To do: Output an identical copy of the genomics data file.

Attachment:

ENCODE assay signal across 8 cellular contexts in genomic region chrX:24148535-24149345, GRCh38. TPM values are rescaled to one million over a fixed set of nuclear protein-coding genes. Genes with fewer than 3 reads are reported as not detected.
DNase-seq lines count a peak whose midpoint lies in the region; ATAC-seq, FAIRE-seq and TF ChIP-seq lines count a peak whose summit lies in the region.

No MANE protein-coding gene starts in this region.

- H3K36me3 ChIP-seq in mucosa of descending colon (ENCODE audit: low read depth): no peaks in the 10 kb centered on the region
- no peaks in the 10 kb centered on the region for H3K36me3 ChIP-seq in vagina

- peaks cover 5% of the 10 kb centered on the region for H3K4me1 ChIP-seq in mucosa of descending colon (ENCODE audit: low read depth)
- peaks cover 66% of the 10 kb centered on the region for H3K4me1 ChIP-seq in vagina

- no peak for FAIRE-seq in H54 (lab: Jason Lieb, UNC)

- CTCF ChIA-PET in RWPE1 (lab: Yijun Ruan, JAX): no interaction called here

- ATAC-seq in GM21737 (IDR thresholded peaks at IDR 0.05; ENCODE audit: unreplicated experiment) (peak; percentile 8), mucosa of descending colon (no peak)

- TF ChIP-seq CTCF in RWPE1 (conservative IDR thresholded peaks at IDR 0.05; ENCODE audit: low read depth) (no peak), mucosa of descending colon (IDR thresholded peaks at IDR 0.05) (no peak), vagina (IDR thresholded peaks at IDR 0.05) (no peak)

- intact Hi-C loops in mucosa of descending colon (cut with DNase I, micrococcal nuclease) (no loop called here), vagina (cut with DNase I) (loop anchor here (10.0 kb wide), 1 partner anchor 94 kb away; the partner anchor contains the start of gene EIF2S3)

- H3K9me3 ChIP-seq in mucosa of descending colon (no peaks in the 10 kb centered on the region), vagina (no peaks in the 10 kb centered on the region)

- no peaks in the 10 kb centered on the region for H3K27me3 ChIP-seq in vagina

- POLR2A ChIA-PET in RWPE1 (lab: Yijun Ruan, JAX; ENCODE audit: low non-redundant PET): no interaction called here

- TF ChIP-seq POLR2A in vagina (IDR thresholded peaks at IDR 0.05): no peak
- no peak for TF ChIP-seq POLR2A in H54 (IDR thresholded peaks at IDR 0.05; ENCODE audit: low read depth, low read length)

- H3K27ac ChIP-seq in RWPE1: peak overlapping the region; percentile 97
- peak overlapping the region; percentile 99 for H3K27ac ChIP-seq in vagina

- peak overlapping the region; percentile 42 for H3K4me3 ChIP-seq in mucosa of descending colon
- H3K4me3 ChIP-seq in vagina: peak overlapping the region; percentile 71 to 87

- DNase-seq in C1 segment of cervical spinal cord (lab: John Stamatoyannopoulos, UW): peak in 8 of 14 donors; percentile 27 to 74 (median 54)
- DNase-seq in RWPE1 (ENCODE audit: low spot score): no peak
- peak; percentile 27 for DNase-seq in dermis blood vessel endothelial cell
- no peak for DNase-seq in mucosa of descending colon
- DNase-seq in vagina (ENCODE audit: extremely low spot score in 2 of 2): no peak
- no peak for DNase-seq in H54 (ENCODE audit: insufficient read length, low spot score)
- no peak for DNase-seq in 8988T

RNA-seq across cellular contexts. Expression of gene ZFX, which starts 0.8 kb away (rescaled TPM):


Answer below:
ENCODE assay signal across 8 cellular contexts in genomic region chrX:24148535-24149345, GRCh38. TPM values are rescaled to one million over a fixed set of nuclear protein-coding genes. Genes with fewer than 3 reads are reported as not detected.
DNase-seq lines count a peak whose midpoint lies in the region; ATAC-seq, FAIRE-seq and TF ChIP-seq lines count a peak whose summit lies in the region.

No MANE protein-coding gene starts in this region.

- H3K36me3 ChIP-seq in mucosa of descending colon (ENCODE audit: low read depth): no peaks in the 10 kb centered on the region
- no peaks in the 10 kb centered on the region for H3K36me3 ChIP-seq in vagina

- peaks cover 5% of the 10 kb centered on the region for H3K4me1 ChIP-seq in mucosa of descending colon (ENCODE audit: low read depth)
- peaks cover 66% of the 10 kb centered on the region for H3K4me1 ChIP-seq in vagina

- no peak for FAIRE-seq in H54 (lab: Jason Lieb, UNC)

- CTCF ChIA-PET in RWPE1 (lab: Yijun Ruan, JAX): no interaction called here

- ATAC-seq in GM21737 (IDR thresholded peaks at IDR 0.05; ENCODE audit: unreplicated experiment) (peak; percentile 8), mucosa of descending colon (no peak)

- TF ChIP-seq CTCF in RWPE1 (conservative IDR thresholded peaks at IDR 0.05; ENCODE audit: low read depth) (no peak), mucosa of descending colon (IDR thresholded peaks at IDR 0.05) (no peak), vagina (IDR thresholded peaks at IDR 0.05) (no peak)

- intact Hi-C loops in mucosa of descending colon (cut with DNase I, micrococcal nuclease) (no loop called here), vagina (cut with DNase I) (loop anchor here (10.0 kb wide), 1 partner anchor 94 kb away; the partner anchor contains the start of gene EIF2S3)

- H3K9me3 ChIP-seq in mucosa of descending colon (no peaks in the 10 kb centered on the region), vagina (no peaks in the 10 kb centered on the region)

- no peaks in the 10 kb centered on the region for H3K27me3 ChIP-seq in vagina

- POLR2A ChIA-PET in RWPE1 (lab: Yijun Ruan, JAX; ENCODE audit: low non-redundant PET): no interaction called here

- TF ChIP-seq POLR2A in vagina (IDR thresholded peaks at IDR 0.05): no peak
- no peak for TF ChIP-seq POLR2A in H54 (IDR thresholded peaks at IDR 0.05; ENCODE audit: low read depth, low read length)

- H3K27ac ChIP-seq in RWPE1: peak overlapping the region; percentile 97
- peak overlapping the region; percentile 99 for H3K27ac ChIP-seq in vagina

- peak overlapping the region; percentile 42 for H3K4me3 ChIP-seq in mucosa of descending colon
- H3K4me3 ChIP-seq in vagina: peak overlapping the region; percentile 71 to 87

- DNase-seq in C1 segment of cervical spinal cord (lab: John Stamatoyannopoulos, UW): peak in 8 of 14 donors; percentile 27 to 74 (median 54)
- DNase-seq in RWPE1 (ENCODE audit: low spot score): no peak
- peak; percentile 27 for DNase-seq in dermis blood vessel endothelial cell
- no peak for DNase-seq in mucosa of descending colon
- DNase-seq in vagina (ENCODE audit: extremely low spot score in 2 of 2): no peak
- no peak for DNase-seq in H54 (ENCODE audit: insufficient read length, low spot score)
- no peak for DNase-seq in 8988T

RNA-seq across cellular contexts. Expression of gene ZFX, which starts 0.8 kb away (rescaled TPM):